Why not use the self-sustaining Wolbachia approach to eliminate malaria in Africa?
The World Mosquito Program developed a unique strain of Aedes aegypti mosquito that is infected with the intracellular bacterium Wolbachia and this infection is transmitted from parent to progeny. Wolbachia-containing mosquitoes are much less capable of transmitting dengue and other mosquito-borne viruses. The World Mosquito Program product demonstrated significant reduction of dengue transmission in an extensive clinical trial conducted in Indonesia.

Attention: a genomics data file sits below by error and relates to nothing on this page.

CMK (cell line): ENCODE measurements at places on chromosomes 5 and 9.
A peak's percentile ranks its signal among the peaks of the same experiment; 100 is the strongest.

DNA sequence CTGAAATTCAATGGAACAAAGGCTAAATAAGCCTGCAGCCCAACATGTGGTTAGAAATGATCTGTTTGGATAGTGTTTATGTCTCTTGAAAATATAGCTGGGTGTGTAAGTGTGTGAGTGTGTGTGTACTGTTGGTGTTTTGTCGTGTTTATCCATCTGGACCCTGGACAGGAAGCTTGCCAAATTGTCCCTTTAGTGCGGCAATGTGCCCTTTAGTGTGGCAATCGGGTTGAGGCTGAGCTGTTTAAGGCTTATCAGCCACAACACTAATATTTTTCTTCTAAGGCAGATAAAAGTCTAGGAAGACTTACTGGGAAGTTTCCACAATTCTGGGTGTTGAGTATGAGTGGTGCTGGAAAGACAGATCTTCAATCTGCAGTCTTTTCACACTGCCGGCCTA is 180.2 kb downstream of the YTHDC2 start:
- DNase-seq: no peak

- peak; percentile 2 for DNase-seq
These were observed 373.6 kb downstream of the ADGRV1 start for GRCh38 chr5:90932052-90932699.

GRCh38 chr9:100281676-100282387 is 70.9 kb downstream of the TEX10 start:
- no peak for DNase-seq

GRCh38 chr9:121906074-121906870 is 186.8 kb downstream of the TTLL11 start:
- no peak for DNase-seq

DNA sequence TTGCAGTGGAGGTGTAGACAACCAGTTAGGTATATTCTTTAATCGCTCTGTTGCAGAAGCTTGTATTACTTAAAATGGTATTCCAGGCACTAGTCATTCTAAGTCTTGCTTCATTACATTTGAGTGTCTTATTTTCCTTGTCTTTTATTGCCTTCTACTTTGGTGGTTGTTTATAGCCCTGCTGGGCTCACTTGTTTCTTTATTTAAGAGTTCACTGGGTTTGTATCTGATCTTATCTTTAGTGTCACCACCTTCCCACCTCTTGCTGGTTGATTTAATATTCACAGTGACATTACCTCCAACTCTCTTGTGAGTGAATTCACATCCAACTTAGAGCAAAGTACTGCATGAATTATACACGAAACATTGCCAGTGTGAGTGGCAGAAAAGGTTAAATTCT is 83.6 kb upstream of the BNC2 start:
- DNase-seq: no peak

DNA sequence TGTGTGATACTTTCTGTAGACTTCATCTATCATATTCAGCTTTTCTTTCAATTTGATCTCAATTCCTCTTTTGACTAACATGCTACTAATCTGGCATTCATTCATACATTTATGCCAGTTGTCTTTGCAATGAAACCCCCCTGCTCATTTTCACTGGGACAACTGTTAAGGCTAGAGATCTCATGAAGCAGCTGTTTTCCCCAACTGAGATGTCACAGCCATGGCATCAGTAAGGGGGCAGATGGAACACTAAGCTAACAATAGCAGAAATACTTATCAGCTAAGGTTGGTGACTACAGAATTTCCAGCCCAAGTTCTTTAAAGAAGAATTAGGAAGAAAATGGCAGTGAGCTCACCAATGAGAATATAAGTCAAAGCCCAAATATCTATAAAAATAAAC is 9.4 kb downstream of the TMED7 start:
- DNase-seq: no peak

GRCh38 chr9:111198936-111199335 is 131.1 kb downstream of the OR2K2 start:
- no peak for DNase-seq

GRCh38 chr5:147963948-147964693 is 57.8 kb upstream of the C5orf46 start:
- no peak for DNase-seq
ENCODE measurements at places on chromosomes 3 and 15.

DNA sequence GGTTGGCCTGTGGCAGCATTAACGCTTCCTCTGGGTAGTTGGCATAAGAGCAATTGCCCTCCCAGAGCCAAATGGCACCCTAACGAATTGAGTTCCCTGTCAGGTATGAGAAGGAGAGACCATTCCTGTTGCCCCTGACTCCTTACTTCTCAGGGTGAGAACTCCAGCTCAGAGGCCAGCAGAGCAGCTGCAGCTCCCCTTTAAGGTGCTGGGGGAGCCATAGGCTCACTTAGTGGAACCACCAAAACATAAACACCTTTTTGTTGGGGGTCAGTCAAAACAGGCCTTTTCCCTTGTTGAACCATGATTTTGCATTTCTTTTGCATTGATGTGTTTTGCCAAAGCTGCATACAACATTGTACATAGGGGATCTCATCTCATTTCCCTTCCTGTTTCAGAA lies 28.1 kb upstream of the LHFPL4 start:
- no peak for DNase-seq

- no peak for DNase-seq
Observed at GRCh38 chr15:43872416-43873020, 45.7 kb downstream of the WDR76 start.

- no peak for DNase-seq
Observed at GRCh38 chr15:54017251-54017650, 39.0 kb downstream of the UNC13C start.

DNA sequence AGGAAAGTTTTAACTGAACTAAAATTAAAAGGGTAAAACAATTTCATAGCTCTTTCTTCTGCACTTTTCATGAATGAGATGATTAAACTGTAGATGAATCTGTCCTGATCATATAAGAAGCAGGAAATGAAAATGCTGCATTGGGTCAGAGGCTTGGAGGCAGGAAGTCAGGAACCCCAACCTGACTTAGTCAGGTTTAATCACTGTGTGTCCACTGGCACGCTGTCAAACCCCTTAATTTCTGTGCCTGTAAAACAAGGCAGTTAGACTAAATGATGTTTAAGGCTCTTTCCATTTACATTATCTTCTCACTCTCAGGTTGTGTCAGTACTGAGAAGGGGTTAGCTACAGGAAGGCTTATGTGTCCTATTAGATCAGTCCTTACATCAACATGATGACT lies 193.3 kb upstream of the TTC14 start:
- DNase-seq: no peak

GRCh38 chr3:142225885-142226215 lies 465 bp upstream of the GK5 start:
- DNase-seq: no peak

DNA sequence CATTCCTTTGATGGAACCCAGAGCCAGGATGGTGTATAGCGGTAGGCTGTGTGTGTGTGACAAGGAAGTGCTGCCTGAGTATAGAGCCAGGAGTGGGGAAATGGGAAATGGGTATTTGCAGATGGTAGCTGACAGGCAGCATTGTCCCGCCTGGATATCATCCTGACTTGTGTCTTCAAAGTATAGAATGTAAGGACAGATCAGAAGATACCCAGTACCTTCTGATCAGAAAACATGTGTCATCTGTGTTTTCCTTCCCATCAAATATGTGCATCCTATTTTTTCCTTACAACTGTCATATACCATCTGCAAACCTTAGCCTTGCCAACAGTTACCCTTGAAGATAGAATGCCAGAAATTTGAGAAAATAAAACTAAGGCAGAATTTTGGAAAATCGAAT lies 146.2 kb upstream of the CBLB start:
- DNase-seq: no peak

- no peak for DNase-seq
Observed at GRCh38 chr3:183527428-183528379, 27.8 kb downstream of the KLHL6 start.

Research is underway to understand whether naturally-occurring microbes, including Wolbachia, in Anopheles mosquitoes could cause refractoriness to malaria parasites that would prevent disease transmission. Importantly, however, Wolbachia-based technologies would require larger numbers and more releases of Wolbachia-infected mosquitoes than self-sustaining and some self-limiting gene drive technologies. This might present operational and logistic limitations for the use of technologies based on Wolbachia or other symbionts against malaria across the range of conditions found in Africa.
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